Why selling Sage Pay is good for Sage (Image Credit: Nattanan Kanchanaprat from Pixabay )Sage has announced it is to sell its Sage Pay business to Elavon, for around £232 million. This will result in a net profit from the sale of about £180 million once the sale completes. Completion is expected to happen in Q2 FY20 once regulatory approval is granted from bodies including Board of Governors of the Federal Reserve System in the United States as well as the Central Bank of Ireland.

This sees Sage sell the lions share of its payments business. It started its divestment process with the sale of its US Sage Payments business in 2017 to GTCR LLC. The deal sees Elavon installed as a key payments partner for Sage as it looks to focus on its core markets of Accounting & Financials and People & Payroll.

Steve Hare, Group CEO Sage Group PLC (Image credit Sage Group PLC)
Steve Hare, Group CEO Sage Group PLC

Steve Hare, Sage CEO commented: “Our vision of becoming a great SaaS company for customers and colleagues alike means we will continue to focus on serving small and medium sized customers with subscription software solutions for Accounting & Financials and People & Payroll. Payments and banking services remain an integral part of Sage’s value proposition and we will deliver them through our growing network of partnerships, including Elavon.”

What will Elavon get

Elavon is one of the leading global payments companies and a wholly owned subsidiary of US Bancorp. With the addition of Sage Pay, Elavon gets an operation with £41m turnover and operating profit of £15m. Elavon is already the fourth largest payments provider in Europe. This acquisition will see it significantly increase its share of the UK and Ireland market.

Hannah Fitzsimons, president and general manager of Elavon Merchant Services, Europe said: “We are a customer-focused company that is helping businesses succeed in a global marketplace that is changing rapidly. This acquisition brings tremendous talent and leading technology to Elavon, which can be leveraged across the European market.”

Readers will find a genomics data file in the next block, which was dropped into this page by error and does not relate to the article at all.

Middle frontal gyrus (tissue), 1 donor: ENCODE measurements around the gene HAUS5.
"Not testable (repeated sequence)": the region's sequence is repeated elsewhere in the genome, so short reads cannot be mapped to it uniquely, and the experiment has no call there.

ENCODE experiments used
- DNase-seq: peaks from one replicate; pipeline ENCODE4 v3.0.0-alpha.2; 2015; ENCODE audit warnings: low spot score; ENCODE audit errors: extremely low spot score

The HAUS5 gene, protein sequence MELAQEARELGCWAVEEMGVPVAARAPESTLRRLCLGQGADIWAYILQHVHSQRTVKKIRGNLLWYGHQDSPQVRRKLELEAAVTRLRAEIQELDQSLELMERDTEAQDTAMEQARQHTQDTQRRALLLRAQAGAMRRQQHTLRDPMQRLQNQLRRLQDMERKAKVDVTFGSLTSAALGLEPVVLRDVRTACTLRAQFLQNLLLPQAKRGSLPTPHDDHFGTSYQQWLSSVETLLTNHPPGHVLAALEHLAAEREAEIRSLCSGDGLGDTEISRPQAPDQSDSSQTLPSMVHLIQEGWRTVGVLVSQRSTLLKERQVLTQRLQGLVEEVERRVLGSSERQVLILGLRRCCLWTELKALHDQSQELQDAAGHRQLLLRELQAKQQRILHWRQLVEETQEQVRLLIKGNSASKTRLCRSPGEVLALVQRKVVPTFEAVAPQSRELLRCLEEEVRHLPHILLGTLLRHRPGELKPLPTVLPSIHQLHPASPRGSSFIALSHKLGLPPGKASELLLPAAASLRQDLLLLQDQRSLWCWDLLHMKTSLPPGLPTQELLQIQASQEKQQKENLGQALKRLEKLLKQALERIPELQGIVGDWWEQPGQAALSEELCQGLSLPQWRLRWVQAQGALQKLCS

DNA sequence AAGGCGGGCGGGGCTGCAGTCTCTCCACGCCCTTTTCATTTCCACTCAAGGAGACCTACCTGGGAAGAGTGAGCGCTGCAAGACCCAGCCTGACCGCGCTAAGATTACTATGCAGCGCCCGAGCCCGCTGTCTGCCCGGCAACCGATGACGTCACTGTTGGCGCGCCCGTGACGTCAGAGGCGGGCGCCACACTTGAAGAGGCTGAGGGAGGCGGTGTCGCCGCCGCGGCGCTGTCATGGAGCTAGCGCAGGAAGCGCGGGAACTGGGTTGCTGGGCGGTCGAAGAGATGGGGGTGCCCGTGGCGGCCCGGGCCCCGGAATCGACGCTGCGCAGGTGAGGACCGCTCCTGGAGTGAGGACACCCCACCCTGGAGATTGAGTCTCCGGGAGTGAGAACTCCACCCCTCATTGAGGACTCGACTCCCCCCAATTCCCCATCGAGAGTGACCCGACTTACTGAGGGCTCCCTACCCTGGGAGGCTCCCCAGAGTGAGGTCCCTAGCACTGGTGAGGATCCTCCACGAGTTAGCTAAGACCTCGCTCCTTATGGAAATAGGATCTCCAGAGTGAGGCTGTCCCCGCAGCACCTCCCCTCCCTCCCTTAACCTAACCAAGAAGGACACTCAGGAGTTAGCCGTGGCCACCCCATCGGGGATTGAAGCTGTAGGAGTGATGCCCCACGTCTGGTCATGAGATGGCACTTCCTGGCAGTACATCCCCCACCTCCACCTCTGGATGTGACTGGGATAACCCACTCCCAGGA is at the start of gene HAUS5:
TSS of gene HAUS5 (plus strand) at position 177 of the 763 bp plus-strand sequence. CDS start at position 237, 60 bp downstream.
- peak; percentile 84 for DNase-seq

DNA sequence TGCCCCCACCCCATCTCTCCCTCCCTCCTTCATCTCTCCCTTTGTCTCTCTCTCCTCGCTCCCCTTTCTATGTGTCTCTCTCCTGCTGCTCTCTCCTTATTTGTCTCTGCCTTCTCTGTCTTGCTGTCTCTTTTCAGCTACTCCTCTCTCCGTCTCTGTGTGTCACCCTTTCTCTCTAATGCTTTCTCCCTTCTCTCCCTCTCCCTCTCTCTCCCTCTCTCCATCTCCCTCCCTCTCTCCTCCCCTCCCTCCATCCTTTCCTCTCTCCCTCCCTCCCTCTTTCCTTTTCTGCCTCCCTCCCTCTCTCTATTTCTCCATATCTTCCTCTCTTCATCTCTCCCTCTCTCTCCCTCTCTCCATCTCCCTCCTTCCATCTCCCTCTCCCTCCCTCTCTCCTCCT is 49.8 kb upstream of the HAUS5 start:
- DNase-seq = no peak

The acquisition also sees Elavon add over 50,000 businesses in the UKI SME market. Between them they process millions of transactions each month. Declan Lynch, CEO of Elavon Financial Services, DAC commented: “We are thrilled to bring the talents and capabilities of Sage Pay employees to Elavon, where they will be an integral part of our company that is investing in the future,” said

What will it now do with this money?

The sale provides Sage with a war chest to do a number of things. It could invest in marketing and R&D to further accelerate the penetration of recently launched Sage Intacct in the UK market and also bring it to other international markets faster. It might also look to invest in more acquisitions to strengthen its portfolio of products with additional add-on components.

There is also the matter of Sage One. Sage has not always been forthcoming about its subscription numbers. It may need to invest in it further to counter the growth of both Xero and QuickBooks, especially in its home market.

Another reason for Sage disposing of Sage Pay is to make it less attractive to a PE company looking to asset strip and split the organisation apart.

Enterprise Times What does this mean

Sage now has money that it can invest in its core product, acquisitions and/or its sales operations. It will be interesting to see where and if Hare decides to invest. If he does invest, where will it be? Hare will be mindful of the need to further accelerate growth. It is that decision and the outcome that is more likely to judge how Hare has done as CEO.

This disposal will also enable Sage to intensify its focus on its chosen markets. This is a positive move for Sage. The payments business while healthy was facing growing competition from new payment providers such as Paypal, Stripe or Adyen. This deal will enable the Sage Accounting software to freely integrate with these other newer digital payment providers.


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